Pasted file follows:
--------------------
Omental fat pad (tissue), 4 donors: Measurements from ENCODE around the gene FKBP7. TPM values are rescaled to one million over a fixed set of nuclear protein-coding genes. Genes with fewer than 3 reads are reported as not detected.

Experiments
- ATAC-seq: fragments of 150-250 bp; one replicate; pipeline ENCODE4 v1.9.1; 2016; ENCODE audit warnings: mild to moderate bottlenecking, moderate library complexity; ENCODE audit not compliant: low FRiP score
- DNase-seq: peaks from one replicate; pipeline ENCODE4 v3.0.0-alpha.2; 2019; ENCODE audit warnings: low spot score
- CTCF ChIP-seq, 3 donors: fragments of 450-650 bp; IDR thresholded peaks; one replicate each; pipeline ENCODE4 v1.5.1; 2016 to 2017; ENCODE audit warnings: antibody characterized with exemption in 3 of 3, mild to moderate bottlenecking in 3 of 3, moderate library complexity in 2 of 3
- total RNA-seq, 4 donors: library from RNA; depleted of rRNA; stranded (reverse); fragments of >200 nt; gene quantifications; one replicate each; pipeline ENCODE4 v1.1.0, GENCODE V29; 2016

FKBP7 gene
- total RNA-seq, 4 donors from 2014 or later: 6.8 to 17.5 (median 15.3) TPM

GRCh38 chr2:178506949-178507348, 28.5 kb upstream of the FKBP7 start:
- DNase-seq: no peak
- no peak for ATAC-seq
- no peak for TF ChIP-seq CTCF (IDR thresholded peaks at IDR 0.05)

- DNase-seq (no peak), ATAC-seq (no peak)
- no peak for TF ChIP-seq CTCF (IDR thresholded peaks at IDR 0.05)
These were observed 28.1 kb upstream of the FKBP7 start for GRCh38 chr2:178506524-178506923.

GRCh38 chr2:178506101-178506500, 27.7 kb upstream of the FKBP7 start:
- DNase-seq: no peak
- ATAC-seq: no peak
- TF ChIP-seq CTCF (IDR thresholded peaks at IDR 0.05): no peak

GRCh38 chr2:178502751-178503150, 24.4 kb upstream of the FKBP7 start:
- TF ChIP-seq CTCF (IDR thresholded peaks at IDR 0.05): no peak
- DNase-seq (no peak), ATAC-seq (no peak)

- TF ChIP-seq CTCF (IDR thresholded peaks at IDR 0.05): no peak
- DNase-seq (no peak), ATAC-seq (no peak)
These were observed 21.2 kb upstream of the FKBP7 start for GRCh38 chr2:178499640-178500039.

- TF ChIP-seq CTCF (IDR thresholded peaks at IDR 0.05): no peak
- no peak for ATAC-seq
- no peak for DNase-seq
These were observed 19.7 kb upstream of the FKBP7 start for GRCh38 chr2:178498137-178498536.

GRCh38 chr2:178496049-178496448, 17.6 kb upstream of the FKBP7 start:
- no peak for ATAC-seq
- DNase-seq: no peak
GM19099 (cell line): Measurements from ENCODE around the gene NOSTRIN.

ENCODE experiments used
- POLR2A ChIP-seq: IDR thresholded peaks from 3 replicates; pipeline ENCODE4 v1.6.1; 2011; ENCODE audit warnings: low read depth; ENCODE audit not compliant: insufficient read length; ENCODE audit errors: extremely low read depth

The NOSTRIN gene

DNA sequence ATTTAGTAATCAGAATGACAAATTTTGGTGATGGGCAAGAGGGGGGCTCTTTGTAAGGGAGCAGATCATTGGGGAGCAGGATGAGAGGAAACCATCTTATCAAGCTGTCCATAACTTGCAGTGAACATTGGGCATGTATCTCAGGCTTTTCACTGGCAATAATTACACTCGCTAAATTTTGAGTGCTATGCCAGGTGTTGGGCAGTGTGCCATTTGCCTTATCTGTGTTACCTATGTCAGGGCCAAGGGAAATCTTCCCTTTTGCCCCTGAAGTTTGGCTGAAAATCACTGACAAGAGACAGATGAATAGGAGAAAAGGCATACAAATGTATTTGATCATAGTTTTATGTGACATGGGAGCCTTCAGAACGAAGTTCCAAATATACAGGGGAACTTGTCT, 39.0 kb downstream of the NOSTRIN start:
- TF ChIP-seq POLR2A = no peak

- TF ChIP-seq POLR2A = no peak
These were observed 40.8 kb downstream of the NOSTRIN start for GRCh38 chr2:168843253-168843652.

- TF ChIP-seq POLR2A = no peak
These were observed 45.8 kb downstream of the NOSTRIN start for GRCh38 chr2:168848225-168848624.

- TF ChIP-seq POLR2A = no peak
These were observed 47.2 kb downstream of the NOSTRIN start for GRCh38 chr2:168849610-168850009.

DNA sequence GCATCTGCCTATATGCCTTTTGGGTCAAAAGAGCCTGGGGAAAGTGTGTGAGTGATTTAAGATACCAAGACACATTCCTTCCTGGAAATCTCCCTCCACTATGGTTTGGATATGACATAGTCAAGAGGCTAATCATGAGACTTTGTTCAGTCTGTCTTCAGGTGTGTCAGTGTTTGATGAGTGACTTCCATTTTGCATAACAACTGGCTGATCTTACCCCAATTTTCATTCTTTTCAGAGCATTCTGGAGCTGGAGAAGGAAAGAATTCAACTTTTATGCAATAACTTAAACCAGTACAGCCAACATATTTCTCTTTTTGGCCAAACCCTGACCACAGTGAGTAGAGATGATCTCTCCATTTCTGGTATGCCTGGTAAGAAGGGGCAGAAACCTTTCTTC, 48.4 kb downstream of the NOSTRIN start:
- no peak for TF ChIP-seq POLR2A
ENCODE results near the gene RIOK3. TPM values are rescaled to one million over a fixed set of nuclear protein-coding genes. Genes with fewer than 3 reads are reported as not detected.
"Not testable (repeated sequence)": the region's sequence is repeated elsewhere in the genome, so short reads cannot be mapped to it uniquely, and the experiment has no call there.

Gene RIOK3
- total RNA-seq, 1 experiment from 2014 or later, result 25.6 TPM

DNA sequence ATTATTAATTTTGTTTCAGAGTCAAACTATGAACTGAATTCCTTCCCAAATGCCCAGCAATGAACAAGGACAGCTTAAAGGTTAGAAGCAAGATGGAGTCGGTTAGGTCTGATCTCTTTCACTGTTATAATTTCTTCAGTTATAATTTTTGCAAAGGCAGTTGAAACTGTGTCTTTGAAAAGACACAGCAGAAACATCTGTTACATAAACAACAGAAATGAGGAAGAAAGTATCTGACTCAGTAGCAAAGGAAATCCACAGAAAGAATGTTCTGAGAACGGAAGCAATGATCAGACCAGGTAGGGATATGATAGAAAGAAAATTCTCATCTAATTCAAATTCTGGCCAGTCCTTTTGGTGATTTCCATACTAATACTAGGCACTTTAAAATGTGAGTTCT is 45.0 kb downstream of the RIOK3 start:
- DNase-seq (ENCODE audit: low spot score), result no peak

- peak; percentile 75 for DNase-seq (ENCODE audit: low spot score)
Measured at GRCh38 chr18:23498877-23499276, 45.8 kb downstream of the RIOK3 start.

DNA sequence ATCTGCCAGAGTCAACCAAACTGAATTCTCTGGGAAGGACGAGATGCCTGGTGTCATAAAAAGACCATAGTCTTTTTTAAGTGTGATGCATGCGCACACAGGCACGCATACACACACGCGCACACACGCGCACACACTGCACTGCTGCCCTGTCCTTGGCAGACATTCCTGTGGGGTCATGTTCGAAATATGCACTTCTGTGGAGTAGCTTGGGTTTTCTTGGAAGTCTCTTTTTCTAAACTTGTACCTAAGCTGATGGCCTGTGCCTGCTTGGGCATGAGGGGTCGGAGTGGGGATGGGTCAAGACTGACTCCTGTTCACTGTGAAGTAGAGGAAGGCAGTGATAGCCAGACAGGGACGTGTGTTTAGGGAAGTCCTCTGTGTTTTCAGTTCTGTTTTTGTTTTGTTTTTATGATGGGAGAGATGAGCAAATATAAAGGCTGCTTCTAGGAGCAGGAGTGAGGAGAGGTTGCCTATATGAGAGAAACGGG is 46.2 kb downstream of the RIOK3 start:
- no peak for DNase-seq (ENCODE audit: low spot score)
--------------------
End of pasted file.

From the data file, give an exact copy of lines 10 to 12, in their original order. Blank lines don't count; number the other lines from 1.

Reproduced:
- DNase-seq: no peak
- no peak for ATAC-seq
- no peak for TF ChIP-seq CTCF (IDR thresholded peaks at IDR 0.05)